Use this URL to cite or link to this record in EThOS: http://ethos.bl.uk/OrderDetails.do?uin=uk.bl.ethos.518718
Title: 'Living in no man's land' : the experiences of male victims of stalking
Author: Rees, Mark
Awarding Body: University of Surrey
Current Institution: University of Surrey
Date of Award: 2010
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Abstract:
Recent years have seen the development of a body of research on stalking behaviour. However, this research has primarily focused on the experiences of female victims creating an identifiable gap in exploring the experiences of male victims. This thesis seeks to address this gap by examining the experiences of 23 male victims of stalkers. In examining the experiences of male victims, this thesis begins by identifying the dominant discourses that have evolved around stalking. Then, by the adoption of a grounded methodological framework, common meanings and understandings in the male participants' narratives are identified. These themes reveal that the men's understanding and experiences of being stalked are at odds with the view that being stalked is not a problem for men. This perspective is confirmed by the participants' experiences within the criminal justice system as they seek to accomplish victimisation. By drawing on a constellation of sociological theories, my study reveals the problematic experiential nature of being stalked. This includes the effect a stalking experience can have on a masculine identity, so much so that a man may respond by 'reclaiming' his masculinity. For some men, a stalking experience can threaten their identity even to the point that their identity can appear to be on the verge of collapsing. My study also shows how men try to make sense of their stalking experiences by drawing on stalking discourses from popular culture. As my study reveals the problematic nature of being stalked for men, there is the need for all those researching and developing policy for stalking victims to adequately take into account the experiences of male as well as female victims.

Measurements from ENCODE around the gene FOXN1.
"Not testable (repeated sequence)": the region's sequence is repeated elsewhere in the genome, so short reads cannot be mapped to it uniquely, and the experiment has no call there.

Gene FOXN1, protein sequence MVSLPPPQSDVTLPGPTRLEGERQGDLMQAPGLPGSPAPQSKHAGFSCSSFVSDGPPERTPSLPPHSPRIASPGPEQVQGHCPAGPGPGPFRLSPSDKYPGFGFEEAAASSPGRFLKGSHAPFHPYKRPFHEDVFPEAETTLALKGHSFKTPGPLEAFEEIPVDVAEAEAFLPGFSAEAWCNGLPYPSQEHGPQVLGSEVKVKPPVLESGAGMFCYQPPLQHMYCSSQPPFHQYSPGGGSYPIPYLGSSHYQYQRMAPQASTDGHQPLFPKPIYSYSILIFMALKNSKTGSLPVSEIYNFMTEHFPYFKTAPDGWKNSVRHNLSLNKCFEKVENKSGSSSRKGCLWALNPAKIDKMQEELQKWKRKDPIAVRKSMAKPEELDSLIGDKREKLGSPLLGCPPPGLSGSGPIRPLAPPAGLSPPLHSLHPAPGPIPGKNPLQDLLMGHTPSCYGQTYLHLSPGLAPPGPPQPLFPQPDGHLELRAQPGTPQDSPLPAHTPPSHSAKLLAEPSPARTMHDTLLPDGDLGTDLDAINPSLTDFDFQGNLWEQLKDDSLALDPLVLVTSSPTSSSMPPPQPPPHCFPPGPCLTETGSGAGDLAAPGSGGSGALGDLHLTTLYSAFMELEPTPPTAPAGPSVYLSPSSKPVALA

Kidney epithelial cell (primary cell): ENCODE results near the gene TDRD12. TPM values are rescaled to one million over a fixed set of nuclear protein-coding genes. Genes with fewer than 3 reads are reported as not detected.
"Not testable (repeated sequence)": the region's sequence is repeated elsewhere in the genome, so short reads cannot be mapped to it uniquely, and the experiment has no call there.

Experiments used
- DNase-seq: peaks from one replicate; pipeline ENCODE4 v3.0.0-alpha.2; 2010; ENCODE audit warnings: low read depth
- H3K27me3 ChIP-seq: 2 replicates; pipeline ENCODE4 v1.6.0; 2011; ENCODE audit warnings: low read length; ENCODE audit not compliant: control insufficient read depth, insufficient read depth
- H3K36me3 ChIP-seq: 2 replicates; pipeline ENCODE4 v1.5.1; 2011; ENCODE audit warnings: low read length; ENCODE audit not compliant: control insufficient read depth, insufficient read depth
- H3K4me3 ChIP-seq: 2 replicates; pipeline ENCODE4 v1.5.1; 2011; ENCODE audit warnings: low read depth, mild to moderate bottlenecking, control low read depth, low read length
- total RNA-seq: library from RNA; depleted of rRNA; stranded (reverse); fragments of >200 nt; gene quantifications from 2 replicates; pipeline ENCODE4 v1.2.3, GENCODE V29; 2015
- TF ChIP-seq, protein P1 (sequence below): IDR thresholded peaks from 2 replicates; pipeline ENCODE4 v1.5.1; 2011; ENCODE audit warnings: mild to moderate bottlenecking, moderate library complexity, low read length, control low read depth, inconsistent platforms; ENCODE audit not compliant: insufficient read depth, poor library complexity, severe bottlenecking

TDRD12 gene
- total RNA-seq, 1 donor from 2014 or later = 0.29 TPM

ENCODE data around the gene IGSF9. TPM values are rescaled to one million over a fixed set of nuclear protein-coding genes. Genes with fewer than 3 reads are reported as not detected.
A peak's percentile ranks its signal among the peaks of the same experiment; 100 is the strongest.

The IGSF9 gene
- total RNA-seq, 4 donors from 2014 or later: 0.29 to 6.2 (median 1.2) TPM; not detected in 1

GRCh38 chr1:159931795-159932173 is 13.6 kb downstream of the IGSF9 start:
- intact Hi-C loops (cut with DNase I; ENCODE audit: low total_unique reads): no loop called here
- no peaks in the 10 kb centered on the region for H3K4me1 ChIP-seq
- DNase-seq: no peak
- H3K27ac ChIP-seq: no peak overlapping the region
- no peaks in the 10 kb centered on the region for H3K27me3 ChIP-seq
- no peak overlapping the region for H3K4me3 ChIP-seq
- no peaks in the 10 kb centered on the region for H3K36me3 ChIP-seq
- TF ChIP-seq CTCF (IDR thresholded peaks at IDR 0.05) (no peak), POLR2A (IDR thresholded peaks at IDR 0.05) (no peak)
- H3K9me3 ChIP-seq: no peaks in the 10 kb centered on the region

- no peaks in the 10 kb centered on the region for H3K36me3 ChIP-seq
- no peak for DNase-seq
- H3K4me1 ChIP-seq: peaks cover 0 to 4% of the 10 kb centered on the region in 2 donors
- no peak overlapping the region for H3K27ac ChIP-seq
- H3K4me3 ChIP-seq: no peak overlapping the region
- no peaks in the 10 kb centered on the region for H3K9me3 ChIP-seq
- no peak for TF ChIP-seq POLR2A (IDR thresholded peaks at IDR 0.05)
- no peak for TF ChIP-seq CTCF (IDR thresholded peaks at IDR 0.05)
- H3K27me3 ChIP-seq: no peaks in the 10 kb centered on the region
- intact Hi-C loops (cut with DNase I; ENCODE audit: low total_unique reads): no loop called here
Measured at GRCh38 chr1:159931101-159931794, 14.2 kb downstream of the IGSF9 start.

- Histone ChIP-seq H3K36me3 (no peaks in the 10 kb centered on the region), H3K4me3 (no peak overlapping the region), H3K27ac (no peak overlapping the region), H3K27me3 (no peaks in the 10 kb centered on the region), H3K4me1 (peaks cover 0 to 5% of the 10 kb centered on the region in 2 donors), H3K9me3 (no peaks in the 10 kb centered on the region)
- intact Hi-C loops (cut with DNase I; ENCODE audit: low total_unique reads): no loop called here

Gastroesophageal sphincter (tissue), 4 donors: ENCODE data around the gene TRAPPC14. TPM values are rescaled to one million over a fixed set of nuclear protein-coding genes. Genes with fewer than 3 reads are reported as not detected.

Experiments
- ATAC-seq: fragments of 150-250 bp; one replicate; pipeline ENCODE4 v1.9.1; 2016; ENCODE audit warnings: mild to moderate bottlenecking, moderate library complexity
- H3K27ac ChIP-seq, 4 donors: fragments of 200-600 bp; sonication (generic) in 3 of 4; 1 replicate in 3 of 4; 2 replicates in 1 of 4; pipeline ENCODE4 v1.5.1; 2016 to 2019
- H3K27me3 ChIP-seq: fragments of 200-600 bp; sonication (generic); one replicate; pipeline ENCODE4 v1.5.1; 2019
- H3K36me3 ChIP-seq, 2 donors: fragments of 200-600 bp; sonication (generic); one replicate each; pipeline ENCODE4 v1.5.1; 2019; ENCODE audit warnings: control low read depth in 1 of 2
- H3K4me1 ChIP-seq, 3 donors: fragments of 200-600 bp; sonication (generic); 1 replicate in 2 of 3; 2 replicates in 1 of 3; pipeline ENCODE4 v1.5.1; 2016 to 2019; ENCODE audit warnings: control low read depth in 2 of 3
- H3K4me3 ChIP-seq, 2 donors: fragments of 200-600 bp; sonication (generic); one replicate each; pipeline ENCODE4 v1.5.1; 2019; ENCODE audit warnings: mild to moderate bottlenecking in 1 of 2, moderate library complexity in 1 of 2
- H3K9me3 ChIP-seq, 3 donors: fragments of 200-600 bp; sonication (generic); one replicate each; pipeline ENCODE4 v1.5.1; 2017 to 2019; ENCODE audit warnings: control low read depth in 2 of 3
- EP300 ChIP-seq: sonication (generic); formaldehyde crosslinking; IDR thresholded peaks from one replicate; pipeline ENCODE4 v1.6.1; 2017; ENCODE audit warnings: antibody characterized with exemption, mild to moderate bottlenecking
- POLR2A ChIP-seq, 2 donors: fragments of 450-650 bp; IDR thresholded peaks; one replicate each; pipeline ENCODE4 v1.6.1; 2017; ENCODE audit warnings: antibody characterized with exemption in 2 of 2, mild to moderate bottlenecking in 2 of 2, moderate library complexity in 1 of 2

Supervisor: Not available Sponsor: Not available
Qualification Name: Thesis (Ph.D.) Qualification Level: Doctoral
EThOS ID: uk.bl.ethos.518718  DOI: Not available
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